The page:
While Smith and Katsumata each work in different disciplines, and in many ways are opposites, they balance each other out in a complimentary way. "Making art is about understanding the human condition. That's what we do… it comes naturally to us. That's what we are always doing," says Katsumata. "We are always observing and trying to understand. We express it in our own methods. Mine is music and Stafford is photography. I don't think we create in a vacuum. What comes out is a synthesis of all those observations."

The most recent collaboration is their new book Butoh & Burlesque, which in many ways returns to what united them in the first place -- performance art. The book focuses on the many faces of the self. "There are those two realities of your real self and your social self that you basically construct to be able to function in society… Butoh and burlesque seem to be physical manifestations of that," says Smith.

Katsumata explains further, "This is your life, this is persona. There is no edge. There is no different personality. We are these complex people that have lots of facets and it you don't have to distinguish really."

While the book contains a philosophical element which Katsumata helped shape along with other contributions like layout and design, overall, the lush art book focuses on Smith's photography. "There is collaboration, but in this one I think I am dominant," he says.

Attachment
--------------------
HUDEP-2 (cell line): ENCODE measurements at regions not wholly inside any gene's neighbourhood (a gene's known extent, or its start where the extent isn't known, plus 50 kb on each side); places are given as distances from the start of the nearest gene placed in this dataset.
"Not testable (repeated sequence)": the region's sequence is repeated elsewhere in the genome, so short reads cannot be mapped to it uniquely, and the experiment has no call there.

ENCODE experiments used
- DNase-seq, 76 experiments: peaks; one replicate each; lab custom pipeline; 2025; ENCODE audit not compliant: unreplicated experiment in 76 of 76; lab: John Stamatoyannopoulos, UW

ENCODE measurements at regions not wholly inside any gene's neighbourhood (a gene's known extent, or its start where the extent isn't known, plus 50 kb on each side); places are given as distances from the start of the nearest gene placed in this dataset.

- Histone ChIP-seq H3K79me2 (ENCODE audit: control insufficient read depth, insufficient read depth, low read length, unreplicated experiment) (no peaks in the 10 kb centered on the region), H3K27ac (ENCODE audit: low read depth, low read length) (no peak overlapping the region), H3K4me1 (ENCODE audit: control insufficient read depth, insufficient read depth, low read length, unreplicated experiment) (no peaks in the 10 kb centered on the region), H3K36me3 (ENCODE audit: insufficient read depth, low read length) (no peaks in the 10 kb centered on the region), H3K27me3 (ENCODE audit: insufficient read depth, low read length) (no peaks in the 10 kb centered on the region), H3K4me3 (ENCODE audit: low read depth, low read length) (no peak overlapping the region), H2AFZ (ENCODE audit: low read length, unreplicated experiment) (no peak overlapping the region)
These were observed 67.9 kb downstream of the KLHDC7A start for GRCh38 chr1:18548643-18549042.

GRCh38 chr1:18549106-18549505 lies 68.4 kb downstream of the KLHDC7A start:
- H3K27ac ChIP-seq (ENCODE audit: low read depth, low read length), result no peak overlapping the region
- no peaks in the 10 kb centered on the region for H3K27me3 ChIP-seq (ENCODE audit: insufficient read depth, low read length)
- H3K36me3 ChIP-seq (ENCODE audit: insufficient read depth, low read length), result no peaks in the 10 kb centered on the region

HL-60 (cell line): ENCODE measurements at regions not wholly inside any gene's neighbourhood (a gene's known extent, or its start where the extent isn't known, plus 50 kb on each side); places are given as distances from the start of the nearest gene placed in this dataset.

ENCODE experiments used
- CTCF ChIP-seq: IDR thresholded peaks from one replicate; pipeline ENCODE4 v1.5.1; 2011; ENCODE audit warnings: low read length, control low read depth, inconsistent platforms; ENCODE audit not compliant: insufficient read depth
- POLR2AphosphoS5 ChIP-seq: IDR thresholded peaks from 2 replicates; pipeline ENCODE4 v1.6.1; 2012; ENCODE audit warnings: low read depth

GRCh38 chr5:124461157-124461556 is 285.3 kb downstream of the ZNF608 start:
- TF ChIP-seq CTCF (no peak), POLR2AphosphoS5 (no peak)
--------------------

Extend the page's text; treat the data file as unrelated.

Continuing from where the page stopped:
"People ask us if we collaborate and we always say, nah. But, we are always talking and always influencing each other. (Often) we are not collaborating intentionally," says Katsumata. "It's kind of like being the President's wife. You're not in the cabinet, but you have a lot of sway."

"Who's the wife?" Smith laughs.
Audria Larsen is a freelance writer, entrepreneur, and professional entertainer. Her work has published in Rapid Growth Media, Revue Magazine, Michigan Blue Magazine and She is the founder of Audacious Hoops, Grand Rapids' original "hula" hoop company and produces a myriad of art and entertainment ventures. In full disclosure, Larsen appears in Butoh & Burlesque, by Smith & Katsumata. 

Photography by Adam Bird